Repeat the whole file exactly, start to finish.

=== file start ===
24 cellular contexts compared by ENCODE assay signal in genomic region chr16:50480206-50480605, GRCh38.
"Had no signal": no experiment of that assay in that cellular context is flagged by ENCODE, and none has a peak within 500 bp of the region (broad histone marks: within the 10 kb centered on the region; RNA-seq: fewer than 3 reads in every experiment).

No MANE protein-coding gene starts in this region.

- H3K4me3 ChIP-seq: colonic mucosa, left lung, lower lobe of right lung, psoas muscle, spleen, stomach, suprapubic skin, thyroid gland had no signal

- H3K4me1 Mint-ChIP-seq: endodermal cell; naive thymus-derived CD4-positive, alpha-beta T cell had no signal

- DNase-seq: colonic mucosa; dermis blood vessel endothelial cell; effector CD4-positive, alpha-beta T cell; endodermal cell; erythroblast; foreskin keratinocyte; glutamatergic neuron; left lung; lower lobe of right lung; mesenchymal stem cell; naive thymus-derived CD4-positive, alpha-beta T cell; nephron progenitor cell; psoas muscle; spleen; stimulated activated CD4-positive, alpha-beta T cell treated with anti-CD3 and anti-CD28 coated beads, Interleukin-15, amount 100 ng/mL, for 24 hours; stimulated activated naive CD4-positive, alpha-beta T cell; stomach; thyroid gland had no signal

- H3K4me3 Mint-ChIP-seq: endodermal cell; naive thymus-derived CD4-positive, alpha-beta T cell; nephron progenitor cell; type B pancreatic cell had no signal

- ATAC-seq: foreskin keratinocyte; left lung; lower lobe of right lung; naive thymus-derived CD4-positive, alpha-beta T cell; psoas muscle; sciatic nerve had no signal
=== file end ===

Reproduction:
24 cellular contexts compared by ENCODE assay signal in genomic region chr16:50480206-50480605, GRCh38.
"Had no signal": no experiment of that assay in that cellular context is flagged by ENCODE, and none has a peak within 500 bp of the region (broad histone marks: within the 10 kb centered on the region; RNA-seq: fewer than 3 reads in every experiment).

No MANE protein-coding gene starts in this region.

- H3K4me3 ChIP-seq: colonic mucosa, left lung, lower lobe of right lung, psoas muscle, spleen, stomach, suprapubic skin, thyroid gland had no signal

- H3K4me1 Mint-ChIP-seq: endodermal cell; naive thymus-derived CD4-positive, alpha-beta T cell had no signal

- DNase-seq: colonic mucosa; dermis blood vessel endothelial cell; effector CD4-positive, alpha-beta T cell; endodermal cell; erythroblast; foreskin keratinocyte; glutamatergic neuron; left lung; lower lobe of right lung; mesenchymal stem cell; naive thymus-derived CD4-positive, alpha-beta T cell; nephron progenitor cell; psoas muscle; spleen; stimulated activated CD4-positive, alpha-beta T cell treated with anti-CD3 and anti-CD28 coated beads, Interleukin-15, amount 100 ng/mL, for 24 hours; stimulated activated naive CD4-positive, alpha-beta T cell; stomach; thyroid gland had no signal

- H3K4me3 Mint-ChIP-seq: endodermal cell; naive thymus-derived CD4-positive, alpha-beta T cell; nephron progenitor cell; type B pancreatic cell had no signal

- ATAC-seq: foreskin keratinocyte; left lung; lower lobe of right lung; naive thymus-derived CD4-positive, alpha-beta T cell; psoas muscle; sciatic nerve had no signal